||May 26, 2000
South River station gets 2nd life
||The South River Railway Station in its prime.
This week’s column looks at the restoration of the South River railway
station, and the new history book on South River’s neighbour Machar Township
The South River railway station is one of 30 of the original 100 CNR
railway stations left, and the only one railside. The station has been
in mothballs since it closed in 1986. The Ontario Northland’s Northlander
will still pickup and drop-off passengers there.
In 1998 a group of interested citizens formed a committee to save the
station. This was done in partnership with the South River and Machar Township
councils who supported the initiative in principle.
The committee got a 75% grant from the Northern Ontario Heritage Fund,
with the remainder coming from the two councils, to carry out a feasibility
study. A public meeting was held for public input to the planners
doing the study. The support was enthusiastic as long as the initiative
did not impact financially on the local ratepayers. The CNR, the Library
Board, and the province were also supportive. The CNR would make the property
available to South River for a token amount.
The draft report of the planners was presented in March 2000 with input
sought from all stakeholders.
It appears that the project will go ahead and that the South River-Machar
Union Public Library will relocate there.
The library rental and utility costs could be transferred to the new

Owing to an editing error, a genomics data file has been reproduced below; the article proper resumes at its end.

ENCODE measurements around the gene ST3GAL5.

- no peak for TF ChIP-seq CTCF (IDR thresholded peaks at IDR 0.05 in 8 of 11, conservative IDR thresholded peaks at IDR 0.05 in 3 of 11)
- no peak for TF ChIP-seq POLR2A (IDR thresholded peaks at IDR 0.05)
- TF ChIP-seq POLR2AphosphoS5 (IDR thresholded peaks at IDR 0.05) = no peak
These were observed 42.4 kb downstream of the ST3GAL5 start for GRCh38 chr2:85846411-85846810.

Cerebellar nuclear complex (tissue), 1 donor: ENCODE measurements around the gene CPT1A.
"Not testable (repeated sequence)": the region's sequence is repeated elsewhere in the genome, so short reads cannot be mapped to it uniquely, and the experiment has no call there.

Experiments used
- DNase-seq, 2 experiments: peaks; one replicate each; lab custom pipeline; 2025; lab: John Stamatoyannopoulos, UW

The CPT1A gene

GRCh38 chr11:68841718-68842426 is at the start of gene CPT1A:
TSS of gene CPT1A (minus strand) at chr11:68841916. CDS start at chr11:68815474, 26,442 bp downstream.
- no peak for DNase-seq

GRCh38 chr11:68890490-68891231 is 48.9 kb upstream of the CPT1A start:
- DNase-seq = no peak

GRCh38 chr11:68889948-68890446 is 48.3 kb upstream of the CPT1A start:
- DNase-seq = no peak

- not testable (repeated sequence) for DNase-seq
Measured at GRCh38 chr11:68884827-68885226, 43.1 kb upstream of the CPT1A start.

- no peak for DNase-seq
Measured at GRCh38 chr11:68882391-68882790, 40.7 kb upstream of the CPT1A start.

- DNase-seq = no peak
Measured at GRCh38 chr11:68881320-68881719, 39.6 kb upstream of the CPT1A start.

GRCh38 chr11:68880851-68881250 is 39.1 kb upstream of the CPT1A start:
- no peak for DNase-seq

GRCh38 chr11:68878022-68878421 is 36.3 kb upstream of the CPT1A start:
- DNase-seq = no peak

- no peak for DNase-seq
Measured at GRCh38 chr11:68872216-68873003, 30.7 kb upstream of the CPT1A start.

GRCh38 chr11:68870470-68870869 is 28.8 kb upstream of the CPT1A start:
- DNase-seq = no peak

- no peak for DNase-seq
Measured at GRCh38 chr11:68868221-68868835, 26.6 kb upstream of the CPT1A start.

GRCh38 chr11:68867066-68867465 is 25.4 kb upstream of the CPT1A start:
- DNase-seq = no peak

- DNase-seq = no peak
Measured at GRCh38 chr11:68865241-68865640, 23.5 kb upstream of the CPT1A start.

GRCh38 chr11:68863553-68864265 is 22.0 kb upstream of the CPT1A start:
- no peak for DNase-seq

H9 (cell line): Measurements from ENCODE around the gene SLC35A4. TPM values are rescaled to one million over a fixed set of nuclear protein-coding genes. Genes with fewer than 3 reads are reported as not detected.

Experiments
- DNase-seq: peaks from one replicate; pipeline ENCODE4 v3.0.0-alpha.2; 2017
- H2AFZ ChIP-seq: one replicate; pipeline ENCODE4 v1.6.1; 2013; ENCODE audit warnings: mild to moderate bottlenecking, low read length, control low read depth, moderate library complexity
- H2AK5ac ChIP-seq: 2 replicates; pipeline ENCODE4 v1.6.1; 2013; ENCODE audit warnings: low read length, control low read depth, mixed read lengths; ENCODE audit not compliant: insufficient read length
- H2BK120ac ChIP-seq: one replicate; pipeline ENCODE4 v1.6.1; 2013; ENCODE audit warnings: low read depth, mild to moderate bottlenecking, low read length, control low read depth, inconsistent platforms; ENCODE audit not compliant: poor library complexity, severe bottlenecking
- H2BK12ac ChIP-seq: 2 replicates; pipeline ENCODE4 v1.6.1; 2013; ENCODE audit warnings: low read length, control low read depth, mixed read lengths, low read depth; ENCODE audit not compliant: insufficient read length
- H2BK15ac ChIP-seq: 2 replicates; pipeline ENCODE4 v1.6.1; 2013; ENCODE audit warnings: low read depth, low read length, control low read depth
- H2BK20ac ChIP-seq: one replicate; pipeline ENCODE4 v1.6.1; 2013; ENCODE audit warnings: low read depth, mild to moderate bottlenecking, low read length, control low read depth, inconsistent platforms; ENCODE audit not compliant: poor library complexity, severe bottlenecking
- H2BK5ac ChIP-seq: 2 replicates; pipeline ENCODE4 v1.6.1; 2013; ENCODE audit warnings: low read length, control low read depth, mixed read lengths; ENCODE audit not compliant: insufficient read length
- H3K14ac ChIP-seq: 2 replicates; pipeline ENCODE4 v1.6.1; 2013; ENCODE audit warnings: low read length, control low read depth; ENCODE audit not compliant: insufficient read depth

site. The heritage aspect of the project would be the restored building
and grounds, and an enhanced local history presence, depending on space
available. The addition of a basement might allow for a small museum.
The final decision will be made this week by the South River Council
with input from Machar Township.
The timing is ideal for this initiative since MPP Ernie Eves announced
in his recent budget that funding for the Northern Ontario Heritage Fund
has been doubled from 30 to 60 million dollars a year. The money
will be available for several things the station would provide—improved
infrastructure, tourism, telecommunications, and community foundations.
Also the Ontario Heritage Foundation, as reported last week, has extensive
new funding available for restoration and for maintenance of historical
sites. With these sources, and corporate and private support the
success of the project should be assured.
With amalgamation in the wind, an anticipated increase in tourism, and
things like the pending centennial of South River’s incorporation (2007)
the station can be a positive factor on these and other fronts.
Machar Township History Book
Machar Township (population 800—double in the summer) abutting South River
has a fine new history book called Journey Through Whispering Pines—A History
of the Township of Machar, 1875-2000.
Marion Morris, whose father Ed Sohm was the Reeve of Machar for two
terms in the mid-1960s, has coordinated the volunteer team of 4 women
that produced the book. Over 80 submissions from various sources
have been included. Jeananne Brooks, Helen Fenner, and councillor Edna
Coughlin are the other members of the committee.
Readable and valuable
They have produced a very readable and valuable publication with many photographs
and interesting stories.
A thousand copies of the book will be available, and it appears that
it will be in short supply once the summer residents arrive.
The cost of the books is $25. It is, or will be, available at the public
library in South River (386-0222), the Machar Municipal Office (386-7741)
or from members of the committee.
Receipts from early sales of the book will go to Machar Township to
cover the cost of printing. Additional sales will go directly to the South
River–Machar Union Public Library.
In the light of the possible library relocation mentioned above, this
money will be helpful to the library as it makes its plans for the future.
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